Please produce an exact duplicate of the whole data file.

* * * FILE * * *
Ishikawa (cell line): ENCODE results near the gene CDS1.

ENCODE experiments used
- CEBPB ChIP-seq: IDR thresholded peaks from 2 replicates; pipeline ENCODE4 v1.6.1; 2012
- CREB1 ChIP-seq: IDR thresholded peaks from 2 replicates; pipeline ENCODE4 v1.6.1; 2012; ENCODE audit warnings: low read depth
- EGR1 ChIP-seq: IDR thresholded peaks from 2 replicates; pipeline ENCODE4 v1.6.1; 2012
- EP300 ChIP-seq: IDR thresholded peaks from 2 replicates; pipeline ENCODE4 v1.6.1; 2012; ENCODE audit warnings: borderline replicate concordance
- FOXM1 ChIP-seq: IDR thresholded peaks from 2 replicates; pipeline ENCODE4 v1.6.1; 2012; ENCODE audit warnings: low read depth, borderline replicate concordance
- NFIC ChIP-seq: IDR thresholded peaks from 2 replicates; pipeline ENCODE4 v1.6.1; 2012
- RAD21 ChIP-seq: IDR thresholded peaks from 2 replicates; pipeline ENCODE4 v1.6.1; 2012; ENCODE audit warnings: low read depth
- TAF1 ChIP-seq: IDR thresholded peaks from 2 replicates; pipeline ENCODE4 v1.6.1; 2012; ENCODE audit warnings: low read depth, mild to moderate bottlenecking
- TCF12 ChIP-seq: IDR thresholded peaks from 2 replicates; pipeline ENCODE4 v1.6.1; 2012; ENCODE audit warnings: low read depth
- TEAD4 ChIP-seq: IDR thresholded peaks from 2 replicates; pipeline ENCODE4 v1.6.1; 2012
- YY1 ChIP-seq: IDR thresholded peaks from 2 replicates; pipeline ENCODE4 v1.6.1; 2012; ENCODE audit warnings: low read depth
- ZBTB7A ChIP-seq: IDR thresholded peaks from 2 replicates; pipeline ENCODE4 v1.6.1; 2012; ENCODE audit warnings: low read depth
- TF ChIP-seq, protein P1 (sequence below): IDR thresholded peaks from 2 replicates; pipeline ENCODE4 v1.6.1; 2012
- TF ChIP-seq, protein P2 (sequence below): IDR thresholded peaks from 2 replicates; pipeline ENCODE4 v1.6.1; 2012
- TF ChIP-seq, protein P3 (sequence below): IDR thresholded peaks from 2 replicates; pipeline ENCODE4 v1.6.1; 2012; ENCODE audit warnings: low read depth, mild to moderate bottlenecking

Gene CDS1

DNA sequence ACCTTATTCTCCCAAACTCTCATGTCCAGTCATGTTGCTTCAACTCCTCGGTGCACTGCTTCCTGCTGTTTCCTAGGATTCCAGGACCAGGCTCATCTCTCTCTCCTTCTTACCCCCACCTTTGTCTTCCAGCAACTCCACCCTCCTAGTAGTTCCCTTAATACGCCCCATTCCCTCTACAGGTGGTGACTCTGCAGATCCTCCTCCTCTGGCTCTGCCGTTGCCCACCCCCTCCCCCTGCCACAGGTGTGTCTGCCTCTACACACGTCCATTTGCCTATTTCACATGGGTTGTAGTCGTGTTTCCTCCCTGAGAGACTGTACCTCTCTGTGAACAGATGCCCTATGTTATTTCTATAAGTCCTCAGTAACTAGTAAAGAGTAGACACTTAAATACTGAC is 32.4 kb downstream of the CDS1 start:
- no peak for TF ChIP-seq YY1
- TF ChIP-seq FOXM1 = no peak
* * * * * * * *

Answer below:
Ishikawa (cell line): ENCODE results near the gene CDS1.

ENCODE experiments used
- CEBPB ChIP-seq: IDR thresholded peaks from 2 replicates; pipeline ENCODE4 v1.6.1; 2012
- CREB1 ChIP-seq: IDR thresholded peaks from 2 replicates; pipeline ENCODE4 v1.6.1; 2012; ENCODE audit warnings: low read depth
- EGR1 ChIP-seq: IDR thresholded peaks from 2 replicates; pipeline ENCODE4 v1.6.1; 2012
- EP300 ChIP-seq: IDR thresholded peaks from 2 replicates; pipeline ENCODE4 v1.6.1; 2012; ENCODE audit warnings: borderline replicate concordance
- FOXM1 ChIP-seq: IDR thresholded peaks from 2 replicates; pipeline ENCODE4 v1.6.1; 2012; ENCODE audit warnings: low read depth, borderline replicate concordance
- NFIC ChIP-seq: IDR thresholded peaks from 2 replicates; pipeline ENCODE4 v1.6.1; 2012
- RAD21 ChIP-seq: IDR thresholded peaks from 2 replicates; pipeline ENCODE4 v1.6.1; 2012; ENCODE audit warnings: low read depth
- TAF1 ChIP-seq: IDR thresholded peaks from 2 replicates; pipeline ENCODE4 v1.6.1; 2012; ENCODE audit warnings: low read depth, mild to moderate bottlenecking
- TCF12 ChIP-seq: IDR thresholded peaks from 2 replicates; pipeline ENCODE4 v1.6.1; 2012; ENCODE audit warnings: low read depth
- TEAD4 ChIP-seq: IDR thresholded peaks from 2 replicates; pipeline ENCODE4 v1.6.1; 2012
- YY1 ChIP-seq: IDR thresholded peaks from 2 replicates; pipeline ENCODE4 v1.6.1; 2012; ENCODE audit warnings: low read depth
- ZBTB7A ChIP-seq: IDR thresholded peaks from 2 replicates; pipeline ENCODE4 v1.6.1; 2012; ENCODE audit warnings: low read depth
- TF ChIP-seq, protein P1 (sequence below): IDR thresholded peaks from 2 replicates; pipeline ENCODE4 v1.6.1; 2012
- TF ChIP-seq, protein P2 (sequence below): IDR thresholded peaks from 2 replicates; pipeline ENCODE4 v1.6.1; 2012
- TF ChIP-seq, protein P3 (sequence below): IDR thresholded peaks from 2 replicates; pipeline ENCODE4 v1.6.1; 2012; ENCODE audit warnings: low read depth, mild to moderate bottlenecking

Gene CDS1

DNA sequence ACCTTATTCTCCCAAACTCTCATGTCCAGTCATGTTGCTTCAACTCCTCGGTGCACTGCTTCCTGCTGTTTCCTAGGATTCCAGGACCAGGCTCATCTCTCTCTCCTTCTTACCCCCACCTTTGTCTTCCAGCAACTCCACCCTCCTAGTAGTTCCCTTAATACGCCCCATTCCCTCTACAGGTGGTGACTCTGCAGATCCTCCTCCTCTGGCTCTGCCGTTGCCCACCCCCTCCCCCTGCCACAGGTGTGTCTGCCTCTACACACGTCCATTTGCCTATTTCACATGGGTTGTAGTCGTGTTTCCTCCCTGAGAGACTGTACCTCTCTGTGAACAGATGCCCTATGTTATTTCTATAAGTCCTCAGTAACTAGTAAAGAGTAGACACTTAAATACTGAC is 32.4 kb downstream of the CDS1 start:
- no peak for TF ChIP-seq YY1
- TF ChIP-seq FOXM1 = no peak